Discreetly located in a strip mall off Sunset Boulevard, Jitlada is beloved by locals, foodies and celebrities alike. The Southern Thai restaurant is helmed by the brother-sister duo of chef Suthiporn “Tui” Sungkamee and Sarintip “Jazz” Singsanong, the gregarious general manager who stops by every table to check on guests. The huge menu spans 300 regional specialties, from coconut mango salad to Crying Tiger Beef and the fiery “wild” curry with eggplant, green beans, bone-in cuts of catfish and an avalanche of spicy chilies. Everyone has their favorite dishes, but the constant is the steamed New Zealand green mussels. The plump and succulent bivalves are cooked in an exceptionally flavorful lemongrass and basil broth, presented in a metal bowl and served with the house green chili sauce. After you’ve finished the mussels, ladle the remaining broth into bowls and slurp to your heart’s content.
Tacos de Camarón - Mariscos Jalisco
In his dineL.A. guide to L.A.’s best tacos, Javier Cabral writes, “No Los Angeles taco list can be complete without mentioning the simple, pocket-sized tacos de camarón at Mariscos Jalisco.” Fans from near and far make the pilgrimage to Raul Ortega’s Boyle Heights food truck, which is easily identified by its large logos and coastal landscape painting. Tortillas are stuffed with a secret mix of chopped shrimp, vegetables and spices, then fried until they’re crisp. Perfection is served on a Styrofoam plate, topped with slices of buttery avocado and drenched in a bright tomato salsa.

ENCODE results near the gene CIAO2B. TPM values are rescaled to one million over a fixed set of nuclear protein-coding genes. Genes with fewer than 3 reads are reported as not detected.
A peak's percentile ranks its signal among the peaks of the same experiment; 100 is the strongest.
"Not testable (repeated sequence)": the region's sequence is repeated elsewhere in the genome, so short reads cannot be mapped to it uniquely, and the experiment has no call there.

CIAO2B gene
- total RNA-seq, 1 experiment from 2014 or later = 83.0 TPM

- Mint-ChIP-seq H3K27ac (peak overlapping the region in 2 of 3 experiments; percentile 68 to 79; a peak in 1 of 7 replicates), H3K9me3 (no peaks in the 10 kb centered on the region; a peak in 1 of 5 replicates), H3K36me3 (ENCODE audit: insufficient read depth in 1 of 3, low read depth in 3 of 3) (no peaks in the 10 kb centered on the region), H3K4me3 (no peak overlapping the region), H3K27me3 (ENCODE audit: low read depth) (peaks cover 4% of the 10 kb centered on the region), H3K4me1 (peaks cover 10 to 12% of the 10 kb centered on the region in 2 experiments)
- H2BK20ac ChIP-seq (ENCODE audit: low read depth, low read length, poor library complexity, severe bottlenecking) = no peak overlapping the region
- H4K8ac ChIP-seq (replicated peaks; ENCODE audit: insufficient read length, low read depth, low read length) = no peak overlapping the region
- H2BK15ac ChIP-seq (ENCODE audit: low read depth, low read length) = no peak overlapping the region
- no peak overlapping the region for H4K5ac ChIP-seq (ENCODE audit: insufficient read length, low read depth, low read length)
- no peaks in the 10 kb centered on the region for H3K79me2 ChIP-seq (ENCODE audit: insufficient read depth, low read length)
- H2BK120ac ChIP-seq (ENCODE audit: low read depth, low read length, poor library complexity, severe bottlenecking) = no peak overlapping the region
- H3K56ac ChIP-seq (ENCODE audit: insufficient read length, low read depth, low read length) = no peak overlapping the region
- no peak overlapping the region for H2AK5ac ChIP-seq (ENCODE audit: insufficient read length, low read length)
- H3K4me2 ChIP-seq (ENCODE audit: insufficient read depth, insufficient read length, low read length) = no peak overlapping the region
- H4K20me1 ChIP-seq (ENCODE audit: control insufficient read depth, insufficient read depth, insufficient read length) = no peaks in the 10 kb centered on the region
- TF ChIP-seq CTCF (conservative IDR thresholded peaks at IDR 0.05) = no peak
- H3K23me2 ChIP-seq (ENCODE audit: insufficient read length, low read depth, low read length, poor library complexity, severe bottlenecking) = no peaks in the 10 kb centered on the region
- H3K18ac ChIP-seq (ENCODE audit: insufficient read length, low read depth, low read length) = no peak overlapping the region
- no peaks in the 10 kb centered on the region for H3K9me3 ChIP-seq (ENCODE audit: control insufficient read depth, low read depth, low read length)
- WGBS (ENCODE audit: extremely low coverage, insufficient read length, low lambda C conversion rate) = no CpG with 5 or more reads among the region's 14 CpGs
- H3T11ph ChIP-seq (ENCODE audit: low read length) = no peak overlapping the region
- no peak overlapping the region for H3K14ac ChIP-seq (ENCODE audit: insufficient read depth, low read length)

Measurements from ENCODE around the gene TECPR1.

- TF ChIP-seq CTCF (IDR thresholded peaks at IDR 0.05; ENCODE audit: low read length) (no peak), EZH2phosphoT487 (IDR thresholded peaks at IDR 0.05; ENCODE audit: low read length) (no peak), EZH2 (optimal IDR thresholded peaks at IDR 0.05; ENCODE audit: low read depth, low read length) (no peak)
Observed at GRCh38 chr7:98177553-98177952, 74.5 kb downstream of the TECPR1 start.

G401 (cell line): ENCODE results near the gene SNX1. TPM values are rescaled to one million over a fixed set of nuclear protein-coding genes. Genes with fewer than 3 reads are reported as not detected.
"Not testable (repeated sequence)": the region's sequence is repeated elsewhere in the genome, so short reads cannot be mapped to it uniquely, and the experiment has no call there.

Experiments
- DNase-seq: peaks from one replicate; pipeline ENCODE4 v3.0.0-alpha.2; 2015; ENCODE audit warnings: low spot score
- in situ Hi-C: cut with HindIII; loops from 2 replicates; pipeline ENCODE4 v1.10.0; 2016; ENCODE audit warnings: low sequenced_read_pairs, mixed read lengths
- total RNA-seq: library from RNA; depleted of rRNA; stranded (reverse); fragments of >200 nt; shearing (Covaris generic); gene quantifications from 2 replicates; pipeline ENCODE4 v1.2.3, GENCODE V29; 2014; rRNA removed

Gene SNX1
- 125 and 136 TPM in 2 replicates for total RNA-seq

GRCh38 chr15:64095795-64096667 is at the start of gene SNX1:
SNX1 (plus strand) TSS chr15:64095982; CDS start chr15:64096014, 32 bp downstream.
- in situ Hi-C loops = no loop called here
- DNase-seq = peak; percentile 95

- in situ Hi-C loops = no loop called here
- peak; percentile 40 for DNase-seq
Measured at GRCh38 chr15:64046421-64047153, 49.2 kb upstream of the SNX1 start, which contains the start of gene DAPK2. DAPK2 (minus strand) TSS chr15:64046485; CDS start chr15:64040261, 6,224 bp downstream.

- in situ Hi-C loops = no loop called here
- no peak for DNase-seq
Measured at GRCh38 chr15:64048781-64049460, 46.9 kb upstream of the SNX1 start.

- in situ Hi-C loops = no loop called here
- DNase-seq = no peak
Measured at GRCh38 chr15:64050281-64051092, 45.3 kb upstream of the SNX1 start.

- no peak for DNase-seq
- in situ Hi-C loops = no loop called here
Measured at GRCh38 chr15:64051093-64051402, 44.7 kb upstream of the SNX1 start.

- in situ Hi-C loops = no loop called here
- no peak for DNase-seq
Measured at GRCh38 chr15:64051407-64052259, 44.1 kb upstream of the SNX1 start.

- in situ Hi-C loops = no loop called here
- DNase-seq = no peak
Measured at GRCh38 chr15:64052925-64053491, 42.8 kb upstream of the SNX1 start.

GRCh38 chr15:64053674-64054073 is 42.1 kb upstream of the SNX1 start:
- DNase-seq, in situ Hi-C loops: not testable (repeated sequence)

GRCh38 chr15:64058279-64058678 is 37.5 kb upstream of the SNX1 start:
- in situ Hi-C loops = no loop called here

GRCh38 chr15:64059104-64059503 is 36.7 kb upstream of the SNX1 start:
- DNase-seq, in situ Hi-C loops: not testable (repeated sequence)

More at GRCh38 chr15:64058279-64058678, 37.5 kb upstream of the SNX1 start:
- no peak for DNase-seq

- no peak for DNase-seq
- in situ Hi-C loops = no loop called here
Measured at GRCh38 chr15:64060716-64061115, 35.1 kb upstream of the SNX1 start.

Galbi- Park's BBQ
Opened in 2003 by Jenee Kim, Park’s BBQ raised the bar for Koreatown restaurants and has been at the forefront of Korean barbecue restaurants in America ever since. While all-you-can-eat barbecue restaurants continue to open in K-town unabated, Park’s BBQ maintains its high standards of quality and unrivaled selection of meats. The sleek and modern interior features stainless hoods over each table and numerous photos of K-pop stars, American actors and pro athletes who frequent Park’s. The marinated meats and banchan are superb - Joshua Lurie notes in his guide to L.A.’s best galbi that Park’s BBQ carves “a diamond pattern in the meat, which maximizes tenderness. Wrap the results in lettuce with fermented bean paste, raw garlic and jalapenos, which pack a savory punch.”